Hardly a blip on the musical time line from records to eight-track to cassette to CD to MP3 player, the MiniDisc is the coolest portable music device that never took off, making it the perfect device to spotlight for this week’s Technology Throwback Thursday.
Smaller than an original iPod with the ability to hold 80 minutes of music on a standard MiniDisc, more than the standard cassette would allow (23 minutes per side), the MiniDisc player was compact enough to beat out the Discman portable CD player but had the cool factor that far outpaced the Walkman. It should have been the ultimate portable music device.
Quick trivia break: which was the first MiniDisc to be released in the US by a recording studio? Find the answer at the bottom.
So what happened? The big benefit the MiniDisc had over CDs was that it was re-recordable, like a cassette, but could be scanned like a CD. As CD-Rs became more affordable, and prices for MiniDisc players and media stayed high, technology buffs started to move over toward CDs even more heavily, leaving the MiniDisc as a legend in Japan, but few other places. At the same time, record companies weren’t producing albums on the MiniDisc at nearly the same rate they were for cassettes and CDs, because the customers just weren’t there. The combination of those factors led to the downfall of the MiniDisc.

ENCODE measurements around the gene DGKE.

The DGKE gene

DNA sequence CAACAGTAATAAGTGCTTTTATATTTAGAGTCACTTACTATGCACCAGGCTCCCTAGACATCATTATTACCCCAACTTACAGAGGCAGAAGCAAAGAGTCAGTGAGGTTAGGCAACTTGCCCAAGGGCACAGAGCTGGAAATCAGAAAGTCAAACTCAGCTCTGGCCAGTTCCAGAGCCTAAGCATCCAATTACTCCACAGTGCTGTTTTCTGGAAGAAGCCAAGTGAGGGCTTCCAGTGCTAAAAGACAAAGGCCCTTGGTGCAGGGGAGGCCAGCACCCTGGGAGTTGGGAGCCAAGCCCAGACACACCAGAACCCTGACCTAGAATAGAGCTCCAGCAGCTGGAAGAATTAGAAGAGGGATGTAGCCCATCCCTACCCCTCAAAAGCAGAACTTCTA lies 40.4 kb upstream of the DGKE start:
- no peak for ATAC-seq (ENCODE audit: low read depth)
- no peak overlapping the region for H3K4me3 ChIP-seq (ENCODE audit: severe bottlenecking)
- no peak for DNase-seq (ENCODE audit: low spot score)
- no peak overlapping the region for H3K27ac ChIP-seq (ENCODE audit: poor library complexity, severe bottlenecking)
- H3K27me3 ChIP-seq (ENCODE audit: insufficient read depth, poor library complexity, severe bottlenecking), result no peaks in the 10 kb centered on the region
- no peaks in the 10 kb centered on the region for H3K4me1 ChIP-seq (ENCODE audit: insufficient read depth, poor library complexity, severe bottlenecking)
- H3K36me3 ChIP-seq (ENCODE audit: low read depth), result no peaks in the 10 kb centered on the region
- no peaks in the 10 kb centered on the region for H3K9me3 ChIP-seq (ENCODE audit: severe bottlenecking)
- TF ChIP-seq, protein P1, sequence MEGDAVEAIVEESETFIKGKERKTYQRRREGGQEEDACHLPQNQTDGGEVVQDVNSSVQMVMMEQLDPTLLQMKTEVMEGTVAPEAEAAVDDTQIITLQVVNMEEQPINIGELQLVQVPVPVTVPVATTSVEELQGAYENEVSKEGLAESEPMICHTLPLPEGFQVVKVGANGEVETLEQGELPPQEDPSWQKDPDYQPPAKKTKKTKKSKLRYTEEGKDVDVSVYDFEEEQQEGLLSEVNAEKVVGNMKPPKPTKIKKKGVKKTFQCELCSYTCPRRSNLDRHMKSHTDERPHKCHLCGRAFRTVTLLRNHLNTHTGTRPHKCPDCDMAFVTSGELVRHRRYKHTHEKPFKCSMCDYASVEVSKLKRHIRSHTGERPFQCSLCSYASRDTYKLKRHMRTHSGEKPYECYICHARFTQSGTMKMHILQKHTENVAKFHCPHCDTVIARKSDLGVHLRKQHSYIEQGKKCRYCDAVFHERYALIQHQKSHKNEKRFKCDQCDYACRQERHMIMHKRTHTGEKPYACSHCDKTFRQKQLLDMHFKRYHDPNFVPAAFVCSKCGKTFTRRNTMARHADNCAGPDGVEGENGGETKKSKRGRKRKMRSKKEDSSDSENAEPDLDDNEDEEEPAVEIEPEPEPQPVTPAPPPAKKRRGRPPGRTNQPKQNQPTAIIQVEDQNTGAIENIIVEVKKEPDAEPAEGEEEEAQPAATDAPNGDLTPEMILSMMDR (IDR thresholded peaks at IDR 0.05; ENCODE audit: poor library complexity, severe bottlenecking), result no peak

Unbelievably, Sony continued to sell MiniDisc players until March 2013! You’d have to be incredibly devoted to MiniDiscs to be buying those players last year…probably the same people who still insist on buying cars with eight-track players.
So for this week’s Technology Throwback Thursday, let’s celebrate the coolest musical innovation that never took off. The MiniDisc player may well be the Betamax to CDs and MP3 players, but at least they got their moment in the sun. A very, very brief moment…mostly in Japan.
And Mariah Carey’s MTV Unplugged was the first MiniDisc to be released in the US by a recording studio on December 7, 1992.